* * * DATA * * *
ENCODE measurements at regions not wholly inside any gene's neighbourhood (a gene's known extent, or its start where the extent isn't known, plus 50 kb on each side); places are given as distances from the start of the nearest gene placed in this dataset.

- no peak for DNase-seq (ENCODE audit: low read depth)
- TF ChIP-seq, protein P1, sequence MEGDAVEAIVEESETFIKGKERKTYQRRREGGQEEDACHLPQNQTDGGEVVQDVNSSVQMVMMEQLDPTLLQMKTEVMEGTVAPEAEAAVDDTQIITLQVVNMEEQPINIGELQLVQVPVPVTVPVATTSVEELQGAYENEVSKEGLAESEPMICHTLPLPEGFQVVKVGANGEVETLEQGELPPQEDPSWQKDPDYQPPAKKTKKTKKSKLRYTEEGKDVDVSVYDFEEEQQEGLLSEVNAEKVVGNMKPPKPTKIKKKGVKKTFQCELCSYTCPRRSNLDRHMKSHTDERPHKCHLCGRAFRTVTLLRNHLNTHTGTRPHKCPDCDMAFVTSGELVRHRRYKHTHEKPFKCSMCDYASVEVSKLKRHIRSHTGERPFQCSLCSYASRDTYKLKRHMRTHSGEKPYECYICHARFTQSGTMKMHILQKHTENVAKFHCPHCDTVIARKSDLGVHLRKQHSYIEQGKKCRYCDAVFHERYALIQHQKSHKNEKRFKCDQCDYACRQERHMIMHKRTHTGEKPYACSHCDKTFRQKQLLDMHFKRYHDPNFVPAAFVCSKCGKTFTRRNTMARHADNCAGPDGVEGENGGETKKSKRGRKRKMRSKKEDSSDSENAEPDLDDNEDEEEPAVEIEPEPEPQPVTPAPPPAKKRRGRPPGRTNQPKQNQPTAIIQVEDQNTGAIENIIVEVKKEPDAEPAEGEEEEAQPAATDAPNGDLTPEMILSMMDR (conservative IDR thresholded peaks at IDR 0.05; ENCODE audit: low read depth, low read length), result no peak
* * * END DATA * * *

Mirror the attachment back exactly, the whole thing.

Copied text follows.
ENCODE measurements at regions not wholly inside any gene's neighbourhood (a gene's known extent, or its start where the extent isn't known, plus 50 kb on each side); places are given as distances from the start of the nearest gene placed in this dataset.

- no peak for DNase-seq (ENCODE audit: low read depth)
- TF ChIP-seq, protein P1, sequence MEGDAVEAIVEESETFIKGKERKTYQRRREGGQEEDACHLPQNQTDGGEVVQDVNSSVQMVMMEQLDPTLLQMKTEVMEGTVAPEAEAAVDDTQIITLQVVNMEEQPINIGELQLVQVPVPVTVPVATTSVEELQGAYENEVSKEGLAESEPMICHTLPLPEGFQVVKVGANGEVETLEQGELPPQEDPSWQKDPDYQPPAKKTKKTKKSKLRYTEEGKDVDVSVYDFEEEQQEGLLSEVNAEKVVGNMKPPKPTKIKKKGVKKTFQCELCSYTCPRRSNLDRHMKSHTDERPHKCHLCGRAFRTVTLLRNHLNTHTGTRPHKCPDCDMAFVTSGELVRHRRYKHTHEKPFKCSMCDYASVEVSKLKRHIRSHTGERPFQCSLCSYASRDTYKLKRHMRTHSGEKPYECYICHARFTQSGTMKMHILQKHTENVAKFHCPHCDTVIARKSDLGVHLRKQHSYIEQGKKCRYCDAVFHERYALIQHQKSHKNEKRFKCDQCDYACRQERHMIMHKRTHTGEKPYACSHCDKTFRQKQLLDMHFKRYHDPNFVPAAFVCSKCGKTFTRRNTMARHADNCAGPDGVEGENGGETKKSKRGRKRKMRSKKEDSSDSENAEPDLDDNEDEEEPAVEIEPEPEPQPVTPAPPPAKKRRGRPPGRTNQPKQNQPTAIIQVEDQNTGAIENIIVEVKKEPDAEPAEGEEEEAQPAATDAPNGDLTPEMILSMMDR (conservative IDR thresholded peaks at IDR 0.05; ENCODE audit: low read depth, low read length), result no peak